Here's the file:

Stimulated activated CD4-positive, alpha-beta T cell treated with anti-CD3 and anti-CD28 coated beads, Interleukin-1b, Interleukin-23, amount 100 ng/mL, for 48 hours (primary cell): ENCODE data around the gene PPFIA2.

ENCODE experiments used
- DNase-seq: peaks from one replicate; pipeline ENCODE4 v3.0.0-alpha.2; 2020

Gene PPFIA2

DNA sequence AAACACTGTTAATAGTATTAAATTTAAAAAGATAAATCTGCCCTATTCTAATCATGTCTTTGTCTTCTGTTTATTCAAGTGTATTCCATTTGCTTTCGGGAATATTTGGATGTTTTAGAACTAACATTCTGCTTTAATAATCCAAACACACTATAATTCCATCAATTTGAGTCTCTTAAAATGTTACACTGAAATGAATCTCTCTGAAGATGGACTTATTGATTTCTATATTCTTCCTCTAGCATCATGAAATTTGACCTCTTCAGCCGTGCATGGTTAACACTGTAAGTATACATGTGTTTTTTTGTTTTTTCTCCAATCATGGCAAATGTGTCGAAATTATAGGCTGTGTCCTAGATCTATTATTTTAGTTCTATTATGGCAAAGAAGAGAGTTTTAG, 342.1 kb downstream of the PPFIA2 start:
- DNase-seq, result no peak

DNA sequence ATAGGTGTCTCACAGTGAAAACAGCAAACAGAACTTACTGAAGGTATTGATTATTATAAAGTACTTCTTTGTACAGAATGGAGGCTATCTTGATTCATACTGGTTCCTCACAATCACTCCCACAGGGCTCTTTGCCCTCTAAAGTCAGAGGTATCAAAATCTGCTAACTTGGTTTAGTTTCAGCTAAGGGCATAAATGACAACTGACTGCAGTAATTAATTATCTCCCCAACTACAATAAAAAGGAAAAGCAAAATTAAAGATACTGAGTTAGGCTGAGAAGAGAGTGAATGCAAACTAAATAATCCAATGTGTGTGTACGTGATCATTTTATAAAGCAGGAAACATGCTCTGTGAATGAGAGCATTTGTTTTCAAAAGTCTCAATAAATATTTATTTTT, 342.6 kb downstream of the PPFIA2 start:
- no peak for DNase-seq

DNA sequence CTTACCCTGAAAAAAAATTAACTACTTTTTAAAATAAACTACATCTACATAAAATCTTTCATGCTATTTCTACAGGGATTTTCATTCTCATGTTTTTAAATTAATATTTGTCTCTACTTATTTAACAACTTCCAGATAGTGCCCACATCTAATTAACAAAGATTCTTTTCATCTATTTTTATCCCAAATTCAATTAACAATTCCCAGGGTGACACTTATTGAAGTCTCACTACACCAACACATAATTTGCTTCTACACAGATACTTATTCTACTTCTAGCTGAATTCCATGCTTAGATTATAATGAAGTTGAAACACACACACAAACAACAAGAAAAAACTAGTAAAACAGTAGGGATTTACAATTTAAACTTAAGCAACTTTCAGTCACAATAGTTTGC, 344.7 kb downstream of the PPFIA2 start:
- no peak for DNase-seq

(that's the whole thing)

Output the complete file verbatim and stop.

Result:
Stimulated activated CD4-positive, alpha-beta T cell treated with anti-CD3 and anti-CD28 coated beads, Interleukin-1b, Interleukin-23, amount 100 ng/mL, for 48 hours (primary cell): ENCODE data around the gene PPFIA2.

ENCODE experiments used
- DNase-seq: peaks from one replicate; pipeline ENCODE4 v3.0.0-alpha.2; 2020

Gene PPFIA2

DNA sequence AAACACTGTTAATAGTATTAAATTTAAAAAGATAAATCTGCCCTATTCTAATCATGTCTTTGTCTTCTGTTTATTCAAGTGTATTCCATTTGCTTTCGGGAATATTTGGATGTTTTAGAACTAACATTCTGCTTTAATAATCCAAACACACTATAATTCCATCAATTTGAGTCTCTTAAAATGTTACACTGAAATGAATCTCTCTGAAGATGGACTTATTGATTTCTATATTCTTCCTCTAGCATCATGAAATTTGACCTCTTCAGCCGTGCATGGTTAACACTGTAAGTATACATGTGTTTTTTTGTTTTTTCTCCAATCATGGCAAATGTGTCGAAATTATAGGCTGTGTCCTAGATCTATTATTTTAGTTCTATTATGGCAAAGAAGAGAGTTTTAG, 342.1 kb downstream of the PPFIA2 start:
- DNase-seq, result no peak

DNA sequence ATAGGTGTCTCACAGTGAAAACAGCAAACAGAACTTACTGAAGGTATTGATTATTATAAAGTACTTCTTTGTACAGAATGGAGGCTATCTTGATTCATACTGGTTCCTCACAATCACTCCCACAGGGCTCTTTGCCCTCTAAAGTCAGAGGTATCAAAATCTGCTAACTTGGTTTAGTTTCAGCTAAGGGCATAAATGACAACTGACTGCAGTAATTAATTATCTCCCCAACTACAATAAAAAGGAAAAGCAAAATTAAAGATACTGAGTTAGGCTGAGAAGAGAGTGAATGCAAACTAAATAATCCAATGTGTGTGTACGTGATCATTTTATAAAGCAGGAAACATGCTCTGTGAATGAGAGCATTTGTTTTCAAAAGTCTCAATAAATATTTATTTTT, 342.6 kb downstream of the PPFIA2 start:
- no peak for DNase-seq

DNA sequence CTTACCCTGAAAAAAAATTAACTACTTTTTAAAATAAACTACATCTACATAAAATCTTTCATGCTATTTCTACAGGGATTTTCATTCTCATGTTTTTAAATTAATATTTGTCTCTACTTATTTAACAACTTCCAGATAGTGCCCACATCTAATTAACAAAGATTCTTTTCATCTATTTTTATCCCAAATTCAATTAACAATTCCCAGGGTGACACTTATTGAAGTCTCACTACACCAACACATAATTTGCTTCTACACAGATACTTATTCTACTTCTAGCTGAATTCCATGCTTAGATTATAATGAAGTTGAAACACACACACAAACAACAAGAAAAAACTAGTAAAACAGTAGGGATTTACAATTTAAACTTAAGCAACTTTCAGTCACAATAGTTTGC, 344.7 kb downstream of the PPFIA2 start:
- no peak for DNase-seq